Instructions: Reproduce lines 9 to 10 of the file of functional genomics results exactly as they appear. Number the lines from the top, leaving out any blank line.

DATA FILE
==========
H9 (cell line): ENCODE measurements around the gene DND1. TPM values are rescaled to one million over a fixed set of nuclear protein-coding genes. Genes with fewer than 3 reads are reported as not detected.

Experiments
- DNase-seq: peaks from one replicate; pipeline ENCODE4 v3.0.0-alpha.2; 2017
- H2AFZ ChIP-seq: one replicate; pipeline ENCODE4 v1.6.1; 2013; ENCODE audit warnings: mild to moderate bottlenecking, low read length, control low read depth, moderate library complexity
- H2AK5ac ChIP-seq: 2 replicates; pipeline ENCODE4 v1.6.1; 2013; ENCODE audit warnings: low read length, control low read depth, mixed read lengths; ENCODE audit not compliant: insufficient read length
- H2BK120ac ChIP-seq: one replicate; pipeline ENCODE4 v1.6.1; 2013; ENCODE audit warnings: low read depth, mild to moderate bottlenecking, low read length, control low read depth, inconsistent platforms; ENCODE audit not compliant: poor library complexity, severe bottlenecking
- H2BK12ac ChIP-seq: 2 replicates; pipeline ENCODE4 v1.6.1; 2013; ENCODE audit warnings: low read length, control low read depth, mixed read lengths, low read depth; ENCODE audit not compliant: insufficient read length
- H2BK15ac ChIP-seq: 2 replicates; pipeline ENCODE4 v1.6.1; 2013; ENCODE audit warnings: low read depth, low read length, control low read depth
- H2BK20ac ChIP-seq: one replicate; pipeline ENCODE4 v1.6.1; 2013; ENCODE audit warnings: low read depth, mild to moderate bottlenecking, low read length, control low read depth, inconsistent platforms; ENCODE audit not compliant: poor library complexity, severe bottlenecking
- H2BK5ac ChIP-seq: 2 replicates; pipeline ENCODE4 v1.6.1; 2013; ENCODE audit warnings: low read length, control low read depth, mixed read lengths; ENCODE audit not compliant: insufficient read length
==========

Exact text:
- H2BK20ac ChIP-seq: one replicate; pipeline ENCODE4 v1.6.1; 2013; ENCODE audit warnings: low read depth, mild to moderate bottlenecking, low read length, control low read depth, inconsistent platforms; ENCODE audit not compliant: poor library complexity, severe bottlenecking
- H2BK5ac ChIP-seq: 2 replicates; pipeline ENCODE4 v1.6.1; 2013; ENCODE audit warnings: low read length, control low read depth, mixed read lengths; ENCODE audit not compliant: insufficient read length